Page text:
The first tropical storm to hit California since Nora in 1997, Tropical Storm Hilary entered the state Sunday evening local time. Residents faced toppled power lines and flooded streets as the storm ploughed its way into Southern California with strong winds and torrential rain.
According to CNN Weather analysis, Tropical Storm Hilary's centre was about 10 miles southeast of Los Angeles at 11 p.m. local time with winds of up to 45 mph. Hilary is moving 28 mph to the north-northwest, and its tropical storm-force winds are felt 230 miles from the storm's core. There are still tropical storm advisories in effect for the majority of Southern California, including Los Angeles and San Diego
The National Weather Service predicts that Hilary will continue to move north through California before dissipating over central Nevada on Monday. Along the way, Hilary is expected to drop "possibly historic" quantities of rain, which could lead to more floods, landslides, and debris flows.
Due to Hurricane Hilary, the second-largest school district in the country, the Los Angeles Unified School District, will be closed on Monday. According to officials, institutions in the San Diego Unified School District and Pasadena Unified School District would also be affected.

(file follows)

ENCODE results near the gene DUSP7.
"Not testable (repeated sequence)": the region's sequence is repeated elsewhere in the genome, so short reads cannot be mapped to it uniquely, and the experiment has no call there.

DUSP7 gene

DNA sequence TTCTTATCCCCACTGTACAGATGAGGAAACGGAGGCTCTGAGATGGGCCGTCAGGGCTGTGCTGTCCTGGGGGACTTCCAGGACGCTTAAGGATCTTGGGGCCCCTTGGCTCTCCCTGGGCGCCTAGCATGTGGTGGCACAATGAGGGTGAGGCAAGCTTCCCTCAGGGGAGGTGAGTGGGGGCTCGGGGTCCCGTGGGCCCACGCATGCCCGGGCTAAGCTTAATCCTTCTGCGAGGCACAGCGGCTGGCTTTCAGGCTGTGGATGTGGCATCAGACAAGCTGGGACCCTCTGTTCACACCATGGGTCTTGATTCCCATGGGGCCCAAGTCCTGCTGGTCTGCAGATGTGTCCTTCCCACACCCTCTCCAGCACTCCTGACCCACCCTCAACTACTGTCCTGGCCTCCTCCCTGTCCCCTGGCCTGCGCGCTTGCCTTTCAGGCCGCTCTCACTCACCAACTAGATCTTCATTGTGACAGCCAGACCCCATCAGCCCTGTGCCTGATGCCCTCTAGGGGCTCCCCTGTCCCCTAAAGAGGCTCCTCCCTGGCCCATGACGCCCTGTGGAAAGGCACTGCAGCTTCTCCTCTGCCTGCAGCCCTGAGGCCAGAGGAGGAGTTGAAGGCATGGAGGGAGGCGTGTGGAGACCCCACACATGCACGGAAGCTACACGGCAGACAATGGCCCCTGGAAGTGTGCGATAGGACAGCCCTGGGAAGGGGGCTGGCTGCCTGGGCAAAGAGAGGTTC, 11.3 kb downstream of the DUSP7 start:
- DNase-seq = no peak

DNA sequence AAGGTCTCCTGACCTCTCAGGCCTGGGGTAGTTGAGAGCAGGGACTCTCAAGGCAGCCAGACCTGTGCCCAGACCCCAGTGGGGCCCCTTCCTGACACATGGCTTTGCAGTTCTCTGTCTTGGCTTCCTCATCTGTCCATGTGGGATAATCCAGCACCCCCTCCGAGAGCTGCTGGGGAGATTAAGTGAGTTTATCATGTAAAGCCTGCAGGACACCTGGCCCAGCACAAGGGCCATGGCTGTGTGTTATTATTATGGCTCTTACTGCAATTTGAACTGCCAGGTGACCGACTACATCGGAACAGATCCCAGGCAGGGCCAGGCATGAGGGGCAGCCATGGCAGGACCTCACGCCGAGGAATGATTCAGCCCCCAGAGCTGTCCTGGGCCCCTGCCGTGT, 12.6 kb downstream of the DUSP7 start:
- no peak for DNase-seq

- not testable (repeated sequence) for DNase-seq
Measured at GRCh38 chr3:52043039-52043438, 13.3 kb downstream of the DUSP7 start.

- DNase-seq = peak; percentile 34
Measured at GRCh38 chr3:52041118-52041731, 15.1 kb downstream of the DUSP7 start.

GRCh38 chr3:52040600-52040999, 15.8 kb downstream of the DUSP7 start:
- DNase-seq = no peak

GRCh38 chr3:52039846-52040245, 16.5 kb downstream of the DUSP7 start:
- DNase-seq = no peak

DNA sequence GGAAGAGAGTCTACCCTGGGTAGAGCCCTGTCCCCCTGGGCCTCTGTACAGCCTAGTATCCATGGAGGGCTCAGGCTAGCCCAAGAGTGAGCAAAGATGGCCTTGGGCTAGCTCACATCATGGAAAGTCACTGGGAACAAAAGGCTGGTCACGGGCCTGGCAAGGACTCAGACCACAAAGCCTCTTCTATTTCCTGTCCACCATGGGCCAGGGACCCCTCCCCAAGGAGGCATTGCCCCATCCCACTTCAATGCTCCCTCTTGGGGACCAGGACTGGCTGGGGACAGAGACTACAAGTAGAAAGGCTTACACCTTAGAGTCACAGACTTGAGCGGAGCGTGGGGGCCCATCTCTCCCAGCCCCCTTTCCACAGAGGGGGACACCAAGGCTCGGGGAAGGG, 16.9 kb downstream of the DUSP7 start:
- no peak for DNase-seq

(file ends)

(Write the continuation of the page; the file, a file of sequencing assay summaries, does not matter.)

According to the National Weather Service, the city experienced six hours' worth of rain on Sunday, closing three major roadways and prompting the declaration of a local emergency. According to police lieutenant Gustavo Araiza, at least three swift water rescues have taken place in Palm Springs thus far. There was also a problem with the 911 emergency phone system.
As it made its way up the Baja California peninsula in Mexico, Hurricane Hilary pounded the region, killing at least one person and creating significant flooding in certain regions.